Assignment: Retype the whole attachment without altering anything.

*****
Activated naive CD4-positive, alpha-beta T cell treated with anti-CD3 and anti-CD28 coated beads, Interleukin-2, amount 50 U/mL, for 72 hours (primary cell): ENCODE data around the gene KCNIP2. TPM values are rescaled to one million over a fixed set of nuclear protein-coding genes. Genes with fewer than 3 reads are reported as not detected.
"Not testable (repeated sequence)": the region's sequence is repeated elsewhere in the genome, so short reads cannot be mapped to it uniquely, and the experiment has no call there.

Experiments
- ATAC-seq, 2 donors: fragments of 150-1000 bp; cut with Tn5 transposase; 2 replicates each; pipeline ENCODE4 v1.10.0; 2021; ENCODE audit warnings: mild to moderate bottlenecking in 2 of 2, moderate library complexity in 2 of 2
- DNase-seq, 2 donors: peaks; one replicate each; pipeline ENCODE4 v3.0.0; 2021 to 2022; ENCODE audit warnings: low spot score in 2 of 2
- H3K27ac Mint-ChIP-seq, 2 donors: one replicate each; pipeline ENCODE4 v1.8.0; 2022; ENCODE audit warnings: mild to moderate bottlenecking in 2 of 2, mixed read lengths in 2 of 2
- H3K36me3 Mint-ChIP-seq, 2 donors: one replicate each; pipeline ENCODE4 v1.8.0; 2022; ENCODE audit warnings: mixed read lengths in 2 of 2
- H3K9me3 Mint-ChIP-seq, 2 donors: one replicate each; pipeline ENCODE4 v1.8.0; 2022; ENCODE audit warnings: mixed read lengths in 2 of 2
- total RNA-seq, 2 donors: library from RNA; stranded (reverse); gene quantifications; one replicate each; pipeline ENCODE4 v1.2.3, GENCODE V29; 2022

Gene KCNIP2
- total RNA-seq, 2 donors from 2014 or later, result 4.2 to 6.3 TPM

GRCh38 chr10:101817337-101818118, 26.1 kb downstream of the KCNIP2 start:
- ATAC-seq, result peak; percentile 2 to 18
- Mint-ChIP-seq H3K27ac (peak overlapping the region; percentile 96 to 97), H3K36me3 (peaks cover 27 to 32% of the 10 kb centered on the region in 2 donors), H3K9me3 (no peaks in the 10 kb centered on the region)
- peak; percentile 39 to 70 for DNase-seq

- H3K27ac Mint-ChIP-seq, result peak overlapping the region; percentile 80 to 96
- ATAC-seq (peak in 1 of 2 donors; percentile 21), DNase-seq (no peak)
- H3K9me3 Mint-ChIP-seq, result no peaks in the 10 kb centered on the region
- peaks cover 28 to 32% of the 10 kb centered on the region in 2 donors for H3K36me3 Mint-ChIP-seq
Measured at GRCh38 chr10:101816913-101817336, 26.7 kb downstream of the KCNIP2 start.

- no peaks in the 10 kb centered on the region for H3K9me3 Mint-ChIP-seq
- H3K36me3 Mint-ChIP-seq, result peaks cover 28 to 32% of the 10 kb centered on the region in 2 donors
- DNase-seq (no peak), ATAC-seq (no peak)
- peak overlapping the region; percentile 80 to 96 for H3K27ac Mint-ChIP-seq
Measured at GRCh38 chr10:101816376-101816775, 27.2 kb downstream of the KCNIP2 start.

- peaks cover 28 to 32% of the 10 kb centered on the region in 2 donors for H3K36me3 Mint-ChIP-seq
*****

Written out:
Activated naive CD4-positive, alpha-beta T cell treated with anti-CD3 and anti-CD28 coated beads, Interleukin-2, amount 50 U/mL, for 72 hours (primary cell): ENCODE data around the gene KCNIP2. TPM values are rescaled to one million over a fixed set of nuclear protein-coding genes. Genes with fewer than 3 reads are reported as not detected.
"Not testable (repeated sequence)": the region's sequence is repeated elsewhere in the genome, so short reads cannot be mapped to it uniquely, and the experiment has no call there.

Experiments
- ATAC-seq, 2 donors: fragments of 150-1000 bp; cut with Tn5 transposase; 2 replicates each; pipeline ENCODE4 v1.10.0; 2021; ENCODE audit warnings: mild to moderate bottlenecking in 2 of 2, moderate library complexity in 2 of 2
- DNase-seq, 2 donors: peaks; one replicate each; pipeline ENCODE4 v3.0.0; 2021 to 2022; ENCODE audit warnings: low spot score in 2 of 2
- H3K27ac Mint-ChIP-seq, 2 donors: one replicate each; pipeline ENCODE4 v1.8.0; 2022; ENCODE audit warnings: mild to moderate bottlenecking in 2 of 2, mixed read lengths in 2 of 2
- H3K36me3 Mint-ChIP-seq, 2 donors: one replicate each; pipeline ENCODE4 v1.8.0; 2022; ENCODE audit warnings: mixed read lengths in 2 of 2
- H3K9me3 Mint-ChIP-seq, 2 donors: one replicate each; pipeline ENCODE4 v1.8.0; 2022; ENCODE audit warnings: mixed read lengths in 2 of 2
- total RNA-seq, 2 donors: library from RNA; stranded (reverse); gene quantifications; one replicate each; pipeline ENCODE4 v1.2.3, GENCODE V29; 2022

Gene KCNIP2
- total RNA-seq, 2 donors from 2014 or later, result 4.2 to 6.3 TPM

GRCh38 chr10:101817337-101818118, 26.1 kb downstream of the KCNIP2 start:
- ATAC-seq, result peak; percentile 2 to 18
- Mint-ChIP-seq H3K27ac (peak overlapping the region; percentile 96 to 97), H3K36me3 (peaks cover 27 to 32% of the 10 kb centered on the region in 2 donors), H3K9me3 (no peaks in the 10 kb centered on the region)
- peak; percentile 39 to 70 for DNase-seq

- H3K27ac Mint-ChIP-seq, result peak overlapping the region; percentile 80 to 96
- ATAC-seq (peak in 1 of 2 donors; percentile 21), DNase-seq (no peak)
- H3K9me3 Mint-ChIP-seq, result no peaks in the 10 kb centered on the region
- peaks cover 28 to 32% of the 10 kb centered on the region in 2 donors for H3K36me3 Mint-ChIP-seq
Measured at GRCh38 chr10:101816913-101817336, 26.7 kb downstream of the KCNIP2 start.

- no peaks in the 10 kb centered on the region for H3K9me3 Mint-ChIP-seq
- H3K36me3 Mint-ChIP-seq, result peaks cover 28 to 32% of the 10 kb centered on the region in 2 donors
- DNase-seq (no peak), ATAC-seq (no peak)
- peak overlapping the region; percentile 80 to 96 for H3K27ac Mint-ChIP-seq
Measured at GRCh38 chr10:101816376-101816775, 27.2 kb downstream of the KCNIP2 start.

- peaks cover 28 to 32% of the 10 kb centered on the region in 2 donors for H3K36me3 Mint-ChIP-seq